Nine months after it clamped down on gold imports, the Reserve Bank of India has partly eased some of the restrictions, which will now increase the supply of gold through legal channels. The controls were imposed in August last year when the rupee was spiralling downward following worries over the rising current account deficit (CAD) and the U.S. Federal Reserve’s move to taper its bond-buying programme. Though seen as highly restrictive, especially by the jewellery trade, the RBI’s measures delivered as gold imports, which were rising unabated and exerting pressure on the external account, dwindled to a trickle in the following months. This eased the pressure on the CAD, which at one time was projected to be close to 5 per cent for 2013-14 leading to fears of a drain on forex reserves. With the CAD now under control (projected to be a little over 2 per cent in 2013-14 compared to 4.8 per cent in the previous fiscal) and the rupee appreciating past the 59-to-a-dollar mark, the unwinding of the controls was probably inevitable. The mismatch caused by a consistent growth in demand for gold and restricted supply led to an increase in smuggling over the last few months. Representations made to the central bank by the jewellery trade, which was groaning under the impact of the strict measures, were a major factor behind the RBI easing up a bit now.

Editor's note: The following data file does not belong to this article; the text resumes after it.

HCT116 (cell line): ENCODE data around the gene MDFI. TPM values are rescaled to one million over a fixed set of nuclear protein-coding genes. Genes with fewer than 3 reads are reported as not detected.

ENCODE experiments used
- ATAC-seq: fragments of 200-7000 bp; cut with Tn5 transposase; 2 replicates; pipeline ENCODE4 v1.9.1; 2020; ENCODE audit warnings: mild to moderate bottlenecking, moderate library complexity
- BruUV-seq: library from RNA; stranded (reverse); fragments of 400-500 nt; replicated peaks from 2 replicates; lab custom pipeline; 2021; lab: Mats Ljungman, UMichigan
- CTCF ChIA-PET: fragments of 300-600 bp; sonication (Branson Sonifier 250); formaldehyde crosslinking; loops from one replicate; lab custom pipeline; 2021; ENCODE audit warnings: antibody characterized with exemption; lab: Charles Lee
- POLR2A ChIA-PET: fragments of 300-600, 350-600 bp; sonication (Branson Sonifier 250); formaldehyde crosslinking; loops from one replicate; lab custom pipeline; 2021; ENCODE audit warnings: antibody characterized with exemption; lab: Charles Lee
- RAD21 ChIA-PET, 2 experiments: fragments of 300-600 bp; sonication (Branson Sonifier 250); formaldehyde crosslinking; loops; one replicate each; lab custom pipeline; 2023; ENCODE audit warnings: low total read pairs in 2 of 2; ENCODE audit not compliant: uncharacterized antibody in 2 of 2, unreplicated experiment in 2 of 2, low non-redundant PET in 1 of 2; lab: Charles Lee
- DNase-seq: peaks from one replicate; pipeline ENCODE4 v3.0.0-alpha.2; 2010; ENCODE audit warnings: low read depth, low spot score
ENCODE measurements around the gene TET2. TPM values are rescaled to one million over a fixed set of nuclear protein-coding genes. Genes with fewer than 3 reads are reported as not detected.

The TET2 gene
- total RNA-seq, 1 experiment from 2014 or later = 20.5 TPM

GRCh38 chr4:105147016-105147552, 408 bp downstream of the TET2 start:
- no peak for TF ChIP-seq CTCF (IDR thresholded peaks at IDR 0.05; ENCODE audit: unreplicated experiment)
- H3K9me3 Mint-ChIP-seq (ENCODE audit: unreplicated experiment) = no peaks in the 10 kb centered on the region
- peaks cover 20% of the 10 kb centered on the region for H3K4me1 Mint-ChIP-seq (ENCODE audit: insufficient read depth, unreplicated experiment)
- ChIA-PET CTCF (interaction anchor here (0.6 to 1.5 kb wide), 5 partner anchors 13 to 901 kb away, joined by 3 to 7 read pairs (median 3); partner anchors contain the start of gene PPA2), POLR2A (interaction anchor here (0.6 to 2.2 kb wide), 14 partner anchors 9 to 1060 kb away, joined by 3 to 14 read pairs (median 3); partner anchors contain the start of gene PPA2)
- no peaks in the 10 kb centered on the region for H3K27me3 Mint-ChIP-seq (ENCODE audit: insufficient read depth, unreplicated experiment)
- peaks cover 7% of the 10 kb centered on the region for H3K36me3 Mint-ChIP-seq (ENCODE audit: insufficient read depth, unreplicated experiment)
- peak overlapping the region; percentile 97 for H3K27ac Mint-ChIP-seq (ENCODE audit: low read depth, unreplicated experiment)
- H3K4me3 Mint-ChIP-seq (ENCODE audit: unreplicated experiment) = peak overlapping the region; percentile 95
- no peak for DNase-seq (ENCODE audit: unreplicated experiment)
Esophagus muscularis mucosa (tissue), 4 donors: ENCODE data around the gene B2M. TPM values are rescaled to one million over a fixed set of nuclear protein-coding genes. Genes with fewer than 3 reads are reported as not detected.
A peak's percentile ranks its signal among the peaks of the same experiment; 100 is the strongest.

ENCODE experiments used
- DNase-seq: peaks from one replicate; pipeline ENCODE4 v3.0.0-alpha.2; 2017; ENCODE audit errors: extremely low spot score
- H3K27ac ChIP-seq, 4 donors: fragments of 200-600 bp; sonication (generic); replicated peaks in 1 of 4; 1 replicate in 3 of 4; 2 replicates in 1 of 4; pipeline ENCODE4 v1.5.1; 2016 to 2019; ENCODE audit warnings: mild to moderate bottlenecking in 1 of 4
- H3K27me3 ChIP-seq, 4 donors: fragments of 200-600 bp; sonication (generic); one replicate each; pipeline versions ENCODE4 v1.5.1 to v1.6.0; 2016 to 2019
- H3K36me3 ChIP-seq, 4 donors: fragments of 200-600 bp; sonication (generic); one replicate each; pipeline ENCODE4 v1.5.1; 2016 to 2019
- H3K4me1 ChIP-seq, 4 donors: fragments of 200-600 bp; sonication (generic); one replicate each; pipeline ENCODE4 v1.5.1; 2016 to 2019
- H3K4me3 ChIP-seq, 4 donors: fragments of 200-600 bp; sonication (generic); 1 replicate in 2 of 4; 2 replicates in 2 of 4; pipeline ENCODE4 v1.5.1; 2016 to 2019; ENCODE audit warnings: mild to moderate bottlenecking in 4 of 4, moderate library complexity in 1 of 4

What is interesting, though, is that the RBI has still not reverted to its position prior to the rupee turbulence. So, even if more entities such as star trading houses and premier trading houses can import gold now, the 20:80 scheme (a fifth of the gold imported has to be used for exports by jewellery manufacturers) remains, and the quantum of gold that each such entity can now import is capped at the highest level of monthly imports by them in the 24 months prior to August 2013. Similarly, while banks can now fund gold imports by jewellery manufacturers, the quantum is restricted to the outstanding gold loans in their books as of March 2013. It is clear that the central bank, while acknowledging the changed situation on the external front, has chosen to retain caution. Though the rupee has changed direction for the better, the fact remains that the economy is still on the mend and the external account still needs to be supported. By holding on to some of its restrictions, the RBI has probably created space for the new government to reduce import duty on gold, if it chooses to. Gold prices dropped to a 10-month low on May 23 after the RBI eased up. And if the government decides to reward the jewellery industry manufacturers, who constitute one of the core constituencies of the BJP, with a cut in import duty, the trade and consumers alike will have even more reason to rejoice.

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